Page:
Groton plans public hearing on voting district consolidation
Groton - A public hearing will be held next month to present residents with a proposal to alter and consolidate the town's voting districts.
The Town Council on Tuesday tentatively scheduled the hearing for March 19.
Under a plan that Democratic Registrar David Rose said was motivated by a desire by the town to reduce costs, voting district lines would be altered to reduce the number from eight to seven.
Rose said it costs on average $25,000 to open up the eight polling places for a townwide election and more than $2,000 alone to hire poll workers for each polling place.
The maps presented to the council Tuesday by Town Clerk Betsy Moukawsher show that under the proposal, Districts 4 and 5, in the northwest section of town, would be combined to form a new District 4. District 1 would be expanded into a portion of what was District 8, but which under the new plan would become District 7.
"The whole thing is being done to try and save money," Rose said. "That's the driving force behind this."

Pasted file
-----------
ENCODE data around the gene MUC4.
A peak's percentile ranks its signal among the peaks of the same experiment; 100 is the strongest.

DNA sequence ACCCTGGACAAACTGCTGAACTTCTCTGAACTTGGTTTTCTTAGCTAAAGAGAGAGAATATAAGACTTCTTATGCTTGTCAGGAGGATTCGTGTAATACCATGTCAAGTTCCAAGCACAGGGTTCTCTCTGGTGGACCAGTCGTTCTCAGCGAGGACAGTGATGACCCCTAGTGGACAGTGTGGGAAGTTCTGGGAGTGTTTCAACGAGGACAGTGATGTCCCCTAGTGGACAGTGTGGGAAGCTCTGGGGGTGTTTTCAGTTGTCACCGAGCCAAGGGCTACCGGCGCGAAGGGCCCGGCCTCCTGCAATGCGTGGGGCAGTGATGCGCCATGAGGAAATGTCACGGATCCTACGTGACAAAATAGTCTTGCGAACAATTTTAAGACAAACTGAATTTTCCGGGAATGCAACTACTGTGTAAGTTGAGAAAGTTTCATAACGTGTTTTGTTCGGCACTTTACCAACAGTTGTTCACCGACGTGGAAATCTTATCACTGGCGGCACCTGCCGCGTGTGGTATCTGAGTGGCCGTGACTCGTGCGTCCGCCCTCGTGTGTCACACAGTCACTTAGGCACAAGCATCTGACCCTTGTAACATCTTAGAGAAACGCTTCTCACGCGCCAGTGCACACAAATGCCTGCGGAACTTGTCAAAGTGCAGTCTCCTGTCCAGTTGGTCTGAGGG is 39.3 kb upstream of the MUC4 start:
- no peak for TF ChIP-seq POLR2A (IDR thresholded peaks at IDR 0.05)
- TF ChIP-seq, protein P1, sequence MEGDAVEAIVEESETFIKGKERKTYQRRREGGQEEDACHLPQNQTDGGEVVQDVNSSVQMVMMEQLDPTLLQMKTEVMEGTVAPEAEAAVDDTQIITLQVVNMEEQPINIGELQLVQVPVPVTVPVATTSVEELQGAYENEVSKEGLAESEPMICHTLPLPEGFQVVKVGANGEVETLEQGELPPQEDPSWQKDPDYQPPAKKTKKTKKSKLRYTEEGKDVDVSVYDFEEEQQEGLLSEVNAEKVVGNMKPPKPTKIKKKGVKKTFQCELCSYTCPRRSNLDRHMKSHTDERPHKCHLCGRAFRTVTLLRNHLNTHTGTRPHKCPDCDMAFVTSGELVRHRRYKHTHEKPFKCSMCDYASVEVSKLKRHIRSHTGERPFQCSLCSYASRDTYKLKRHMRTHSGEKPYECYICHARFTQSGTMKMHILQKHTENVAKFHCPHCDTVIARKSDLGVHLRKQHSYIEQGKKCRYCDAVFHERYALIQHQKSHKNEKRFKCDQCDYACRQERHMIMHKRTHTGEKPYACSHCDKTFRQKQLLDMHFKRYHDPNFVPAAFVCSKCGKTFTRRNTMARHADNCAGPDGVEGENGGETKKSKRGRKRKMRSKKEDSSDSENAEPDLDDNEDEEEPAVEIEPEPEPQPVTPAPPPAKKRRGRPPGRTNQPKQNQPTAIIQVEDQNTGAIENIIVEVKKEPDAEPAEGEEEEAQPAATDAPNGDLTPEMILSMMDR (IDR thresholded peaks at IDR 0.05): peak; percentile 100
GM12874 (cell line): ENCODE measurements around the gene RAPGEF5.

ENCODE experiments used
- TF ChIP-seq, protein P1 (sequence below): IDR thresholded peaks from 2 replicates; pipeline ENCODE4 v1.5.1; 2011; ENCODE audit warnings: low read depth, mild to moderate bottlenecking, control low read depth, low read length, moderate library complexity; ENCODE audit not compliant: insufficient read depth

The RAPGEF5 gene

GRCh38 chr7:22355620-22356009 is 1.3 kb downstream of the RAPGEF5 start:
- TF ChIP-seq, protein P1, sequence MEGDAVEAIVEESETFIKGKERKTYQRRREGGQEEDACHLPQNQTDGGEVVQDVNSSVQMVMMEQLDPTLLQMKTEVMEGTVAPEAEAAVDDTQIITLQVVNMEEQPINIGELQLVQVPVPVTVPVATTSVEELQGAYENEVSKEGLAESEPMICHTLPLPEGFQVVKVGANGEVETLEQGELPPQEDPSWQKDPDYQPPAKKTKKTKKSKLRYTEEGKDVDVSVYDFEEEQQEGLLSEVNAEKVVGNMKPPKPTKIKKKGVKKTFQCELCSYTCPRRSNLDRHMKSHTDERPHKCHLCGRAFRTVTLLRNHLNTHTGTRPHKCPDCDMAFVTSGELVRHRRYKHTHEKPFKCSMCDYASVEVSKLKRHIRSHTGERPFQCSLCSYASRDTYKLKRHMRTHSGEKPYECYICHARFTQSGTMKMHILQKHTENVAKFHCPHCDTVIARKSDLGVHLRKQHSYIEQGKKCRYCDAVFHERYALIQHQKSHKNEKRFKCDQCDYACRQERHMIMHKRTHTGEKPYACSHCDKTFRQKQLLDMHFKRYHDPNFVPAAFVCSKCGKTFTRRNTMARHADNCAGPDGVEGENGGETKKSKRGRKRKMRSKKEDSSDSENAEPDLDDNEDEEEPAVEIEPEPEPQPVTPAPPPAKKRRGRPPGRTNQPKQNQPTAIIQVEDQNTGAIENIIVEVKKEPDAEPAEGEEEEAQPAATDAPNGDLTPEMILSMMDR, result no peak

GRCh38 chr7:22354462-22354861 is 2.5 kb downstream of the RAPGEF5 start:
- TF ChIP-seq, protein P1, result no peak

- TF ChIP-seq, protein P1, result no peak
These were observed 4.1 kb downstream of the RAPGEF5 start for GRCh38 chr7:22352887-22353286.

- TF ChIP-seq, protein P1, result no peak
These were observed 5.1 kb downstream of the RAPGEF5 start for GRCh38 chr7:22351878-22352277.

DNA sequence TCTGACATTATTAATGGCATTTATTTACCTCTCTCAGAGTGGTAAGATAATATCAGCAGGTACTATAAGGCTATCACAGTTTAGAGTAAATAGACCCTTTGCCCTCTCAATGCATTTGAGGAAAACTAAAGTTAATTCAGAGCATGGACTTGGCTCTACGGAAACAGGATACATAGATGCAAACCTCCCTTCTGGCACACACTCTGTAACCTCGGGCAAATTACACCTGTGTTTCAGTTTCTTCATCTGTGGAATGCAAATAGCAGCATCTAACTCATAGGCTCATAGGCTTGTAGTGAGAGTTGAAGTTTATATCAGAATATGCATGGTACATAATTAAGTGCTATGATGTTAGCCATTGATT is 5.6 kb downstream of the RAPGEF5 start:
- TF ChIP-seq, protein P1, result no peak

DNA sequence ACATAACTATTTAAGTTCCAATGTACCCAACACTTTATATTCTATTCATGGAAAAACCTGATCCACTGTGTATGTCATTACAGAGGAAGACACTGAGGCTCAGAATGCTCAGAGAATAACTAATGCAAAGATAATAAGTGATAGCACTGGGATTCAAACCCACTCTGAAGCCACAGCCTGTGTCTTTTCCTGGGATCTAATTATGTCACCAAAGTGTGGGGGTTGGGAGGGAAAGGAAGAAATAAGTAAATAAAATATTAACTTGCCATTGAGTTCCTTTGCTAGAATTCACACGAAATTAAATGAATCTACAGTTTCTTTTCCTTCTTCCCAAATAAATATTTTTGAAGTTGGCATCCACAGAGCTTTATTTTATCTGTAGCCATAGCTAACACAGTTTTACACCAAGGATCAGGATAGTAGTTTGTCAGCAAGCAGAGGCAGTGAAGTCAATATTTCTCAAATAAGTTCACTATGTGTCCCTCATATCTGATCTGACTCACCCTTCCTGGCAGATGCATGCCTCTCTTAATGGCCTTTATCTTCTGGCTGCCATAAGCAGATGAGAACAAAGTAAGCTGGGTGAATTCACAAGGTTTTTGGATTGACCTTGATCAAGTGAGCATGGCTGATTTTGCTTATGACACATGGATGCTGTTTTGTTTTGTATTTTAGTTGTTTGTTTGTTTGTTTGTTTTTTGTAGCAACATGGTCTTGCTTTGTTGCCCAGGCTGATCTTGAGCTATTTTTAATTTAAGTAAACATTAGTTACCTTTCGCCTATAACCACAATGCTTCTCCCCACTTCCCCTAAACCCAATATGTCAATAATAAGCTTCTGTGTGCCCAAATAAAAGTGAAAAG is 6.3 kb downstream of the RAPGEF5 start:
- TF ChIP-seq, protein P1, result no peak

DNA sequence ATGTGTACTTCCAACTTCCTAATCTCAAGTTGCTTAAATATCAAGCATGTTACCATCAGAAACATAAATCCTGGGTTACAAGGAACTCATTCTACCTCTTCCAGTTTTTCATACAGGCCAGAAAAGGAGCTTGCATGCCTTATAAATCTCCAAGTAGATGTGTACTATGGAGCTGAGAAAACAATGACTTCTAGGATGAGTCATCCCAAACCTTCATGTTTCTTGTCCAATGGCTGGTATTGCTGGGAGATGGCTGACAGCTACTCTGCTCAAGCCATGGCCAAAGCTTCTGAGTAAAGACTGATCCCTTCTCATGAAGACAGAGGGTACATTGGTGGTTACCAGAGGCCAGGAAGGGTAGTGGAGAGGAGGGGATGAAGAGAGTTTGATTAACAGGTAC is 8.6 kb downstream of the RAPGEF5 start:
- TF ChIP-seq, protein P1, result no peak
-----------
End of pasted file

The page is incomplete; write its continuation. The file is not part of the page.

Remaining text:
In addition to money spent for poll workers, Rose said there are also costs associated with printing ballots and tabulators for the computerized machines.
Council member Deb Peruzzotti said she would like to see even more consolidation and asked for a study that explores other options.
"For the size of our town, the number of districts seems unnecessary," she said.
Rose said the idea of combining the city districts, 2 and 3, into one was discussed. But that idea was thwarted by changes last year to the state House Districts 40 and 41. The new district lines split Districts 2 and 3.
Rose said there are also logistical considerations to moving a voting district, such as the capacity of a polling place to accommodate an increase in voters. While most polling places would stay the same under the plan, the combination of Districts 4 and 5 would eliminate Charles Barnum Elementary School as a polling place in favor of the former William Seely school.
The number of registered voters per district under the new plan ranges from a low of 2,200 in District 2 to a high of 3,600 in District 6, the Mystic area.
Moukawsher said should the changes pass, the Representative Town Meetings would be shifted accordingly. Representatives in the RTM are determined by a formula that takes into account the number of registered voters in a particular district. The number of representatives cannot exceed 45.
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